Spacecraft made many important discoveries in 2.8-billion-mile mission.
Thirty years ago this month, the cargo bay doors of Space Shuttle Atlantis opened and the crew deployed Galileo, an approximately 2.5 ton, uncrewed spacecraft bound for Jupiter, a massive gas giant that is one of the brightest objects in the night sky and by far the largest planet orbiting the Sun.
After allowing an hour for Atlantis to reach a safe distance, the Galileo team ignited what is known as Inertial Upper Stage (IUS), a two-stage solid-fueled rocket with 43,000 lbf in the first stage. This sent the spacecraft forward on a 2.8-billion-mile journey that included a series of gravity assists, the first from Venus and the second and third from Earth.
The launch on October 18, 1989 was the culmination of 12 years of development and planning that began in 1977. The spacecraft was originally scheduled to launch in 1982, but a series of delays with the shuttle program and Galileo itself pushed that back. It was also delayed as NASA investigated the Space Shuttle Challenger disaster and made modifications to the shuttle program.
At one time during development, the Galileo team planned to use a United Launch Alliance Centaur-G rocket that was being modified for use in the shuttle’s cargo bay. The 14 ft long, more powerful Centaur—fueled by liquid hydrogen and liquid oxygen—would have enabled Galileo to make a direct ascent to Jupiter. Following the Challenger accident, however, new rules would no longer allow it in the cargo bay.
Galileo carried about 260 pounds of scientific instruments, including a solid-state imaging camera, near-infrared mapping spectrometer, ultraviolet spectrometer, photopolarimeter radiometer, magnetometer, energetic particles detector, plasma investigation, plasma wave subsystem, dust detector and a heavy ion counter.
The team faced a challenge early in the mission when the high-gain antenna, which was designed as the spacecraft’s main communications link, failed to fully extend. The team tried multiple approaches to free the antenna, including orienting the spacecraft toward the Sun to warm the mechanism, but none corrected the malfunction. Investigators later determined that the lubrication on the umbrella-like mechanism likely degraded during storage as the Challenger accident was investigated and during ground transportation.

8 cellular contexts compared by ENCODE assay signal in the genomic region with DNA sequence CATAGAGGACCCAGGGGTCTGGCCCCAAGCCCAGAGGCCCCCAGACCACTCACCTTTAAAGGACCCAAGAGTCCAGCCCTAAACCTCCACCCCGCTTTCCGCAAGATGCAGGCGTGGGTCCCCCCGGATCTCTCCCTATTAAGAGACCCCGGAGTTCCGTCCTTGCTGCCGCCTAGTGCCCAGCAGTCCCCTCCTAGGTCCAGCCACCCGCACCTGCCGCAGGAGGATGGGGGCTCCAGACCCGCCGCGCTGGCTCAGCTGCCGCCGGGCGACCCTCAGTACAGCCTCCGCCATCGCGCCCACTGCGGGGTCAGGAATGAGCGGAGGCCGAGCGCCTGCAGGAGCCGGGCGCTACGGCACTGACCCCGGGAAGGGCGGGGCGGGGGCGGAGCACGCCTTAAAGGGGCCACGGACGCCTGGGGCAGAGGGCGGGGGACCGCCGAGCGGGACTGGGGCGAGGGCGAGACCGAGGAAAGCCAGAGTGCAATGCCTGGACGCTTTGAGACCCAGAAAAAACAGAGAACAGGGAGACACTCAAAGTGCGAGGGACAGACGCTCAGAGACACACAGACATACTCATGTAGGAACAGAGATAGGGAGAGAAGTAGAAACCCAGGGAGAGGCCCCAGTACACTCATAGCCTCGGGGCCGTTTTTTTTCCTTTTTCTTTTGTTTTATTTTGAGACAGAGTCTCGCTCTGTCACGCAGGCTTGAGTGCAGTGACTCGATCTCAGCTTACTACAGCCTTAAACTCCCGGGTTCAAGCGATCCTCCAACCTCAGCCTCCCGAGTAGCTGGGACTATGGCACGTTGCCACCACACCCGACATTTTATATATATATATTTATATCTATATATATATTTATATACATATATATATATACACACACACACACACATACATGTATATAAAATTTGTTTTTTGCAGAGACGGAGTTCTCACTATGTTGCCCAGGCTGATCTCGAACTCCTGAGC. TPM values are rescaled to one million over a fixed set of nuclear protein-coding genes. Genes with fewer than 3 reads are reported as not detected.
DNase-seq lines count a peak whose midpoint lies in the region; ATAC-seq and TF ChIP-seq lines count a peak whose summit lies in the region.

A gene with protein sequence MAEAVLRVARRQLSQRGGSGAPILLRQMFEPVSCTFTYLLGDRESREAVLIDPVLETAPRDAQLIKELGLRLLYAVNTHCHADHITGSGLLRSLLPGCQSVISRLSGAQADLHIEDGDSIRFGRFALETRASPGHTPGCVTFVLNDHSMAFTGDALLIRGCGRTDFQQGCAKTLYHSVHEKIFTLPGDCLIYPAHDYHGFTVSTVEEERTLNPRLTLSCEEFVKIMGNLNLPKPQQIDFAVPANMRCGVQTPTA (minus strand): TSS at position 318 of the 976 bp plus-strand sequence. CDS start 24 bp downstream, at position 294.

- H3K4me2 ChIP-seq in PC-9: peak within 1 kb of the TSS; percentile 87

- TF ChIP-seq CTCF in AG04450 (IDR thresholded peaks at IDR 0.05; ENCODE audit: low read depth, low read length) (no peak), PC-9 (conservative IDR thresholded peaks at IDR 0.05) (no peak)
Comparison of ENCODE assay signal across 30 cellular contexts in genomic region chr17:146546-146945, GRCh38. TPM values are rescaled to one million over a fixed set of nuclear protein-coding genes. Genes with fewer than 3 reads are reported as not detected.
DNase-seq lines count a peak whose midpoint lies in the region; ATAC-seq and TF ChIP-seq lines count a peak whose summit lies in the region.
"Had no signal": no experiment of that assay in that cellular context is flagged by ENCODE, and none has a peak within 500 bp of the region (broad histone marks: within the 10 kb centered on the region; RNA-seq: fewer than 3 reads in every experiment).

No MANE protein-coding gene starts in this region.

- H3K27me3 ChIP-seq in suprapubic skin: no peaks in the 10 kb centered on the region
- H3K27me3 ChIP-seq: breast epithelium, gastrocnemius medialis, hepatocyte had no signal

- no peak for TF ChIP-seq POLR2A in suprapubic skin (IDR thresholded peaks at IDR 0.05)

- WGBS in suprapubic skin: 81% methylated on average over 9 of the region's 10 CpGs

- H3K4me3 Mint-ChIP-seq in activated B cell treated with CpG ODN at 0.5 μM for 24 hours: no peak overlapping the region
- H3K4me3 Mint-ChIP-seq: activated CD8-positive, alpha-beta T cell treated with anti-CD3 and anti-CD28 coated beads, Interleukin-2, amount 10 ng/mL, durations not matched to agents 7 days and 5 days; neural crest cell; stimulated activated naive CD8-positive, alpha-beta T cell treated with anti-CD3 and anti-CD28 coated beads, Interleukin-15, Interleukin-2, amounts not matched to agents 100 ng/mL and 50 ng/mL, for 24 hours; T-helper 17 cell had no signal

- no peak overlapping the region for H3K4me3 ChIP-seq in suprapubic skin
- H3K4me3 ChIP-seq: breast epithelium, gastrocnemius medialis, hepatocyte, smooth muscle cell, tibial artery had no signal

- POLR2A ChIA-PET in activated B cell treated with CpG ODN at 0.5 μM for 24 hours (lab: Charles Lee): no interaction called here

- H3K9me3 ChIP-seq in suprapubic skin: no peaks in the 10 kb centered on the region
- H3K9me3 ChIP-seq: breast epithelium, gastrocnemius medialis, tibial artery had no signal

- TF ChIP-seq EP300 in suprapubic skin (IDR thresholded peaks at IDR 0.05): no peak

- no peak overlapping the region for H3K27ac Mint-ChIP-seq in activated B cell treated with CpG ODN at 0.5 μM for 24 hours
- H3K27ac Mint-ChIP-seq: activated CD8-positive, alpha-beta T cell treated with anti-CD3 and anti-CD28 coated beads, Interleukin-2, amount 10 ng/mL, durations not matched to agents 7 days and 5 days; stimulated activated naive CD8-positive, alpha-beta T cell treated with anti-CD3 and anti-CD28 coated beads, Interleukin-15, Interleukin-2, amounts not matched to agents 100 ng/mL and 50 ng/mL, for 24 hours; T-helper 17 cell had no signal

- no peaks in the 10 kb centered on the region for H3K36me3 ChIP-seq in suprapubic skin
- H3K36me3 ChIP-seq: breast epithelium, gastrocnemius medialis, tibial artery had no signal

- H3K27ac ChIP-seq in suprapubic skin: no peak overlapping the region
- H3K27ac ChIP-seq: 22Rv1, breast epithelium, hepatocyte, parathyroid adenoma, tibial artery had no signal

This meant that Galileo’s low-gain antenna, which had significantly less capacity, would have to serve as the spacecraft’s main communication link to Earth. NASA made modifications that increased the sensitivity of some of the receivers and antennas in the Deep Space Network to make the low-gain antenna about 10 times more effective in transmitting data.
Galileo returned valuable science to Earth even before it reached Jupiter in December 1995. In 1991, Galileo passed within 1,000 miles of 951 Gaspra, an asteroid about 12 miles long that orbits the Sun in the asteroid belt between Mars and Jupiter. It was the first flyby and imaging of an asteroid. In 1994, it made direct observation of fragments from Comet Shoemaker-Levy 9 as they collided with Jupiter’s atmosphere, also a first.
On the spacecraft’s first gravity assist from Earth, Galileo’s instruments were used in an experiment developed by astronomer Carl Sagan to determine if a spacecraft could observe Earth’s ability to support life from space. These “criteria for life” include plants absorbing light in a portion of the visible spectrum and molecular oxygen, as well certain indications of methane, and modulated radio waves. The experiment was successful.
The spacecraft arrived at Jupiter on December 7, 1995 and began the first of 34 orbits, that included flybys of Jupiter’s moons Io, Callisto, Ganymede, Europa and Amalthea. Galileo returned data that led scientists to conclude there is an ocean of liquid water beneath the ice of Europa. The data also indicates that there is likely a layer of liquid saltwater on Ganymede and Callisto.
The mission included many firsts, including the first time a spacecraft on a long-term mission carried a smaller probe designed for immediate entry into the atmosphere. Galileo’s 750-pound probe was about 50 inches in diameter and about 3 ft. tall. The probe observed atmospheric pressure, temperature and chemical composition as it traveled 124 miles in 58 minutes through the harsh atmosphere before being crushed. It also observed the massive thunderstorms that churn in the atmosphere. NASA has successfully used the spacecraft/probe format since, notably the Cassini–Huygens mission to study Saturn.
The team deliberately plunged Galileo into Jupiter’s atmosphere on September 21, 2003 when the spacecraft’s fuel supply was nearly spent. This controlled plunge into Jupiter’s atmosphere, which crushed the spacecraft, insured it wouldn’t run completely out of fuel and accidentally crash into one of Jupiter’s moons, contaminating any water that might be present.
In its nearly 14-year mission, Galileo greatly expanded scientific understanding of Jupiter and its moons. The team overcame huge challenges to get the spacecraft to Jupiter and to return the data back to Earth.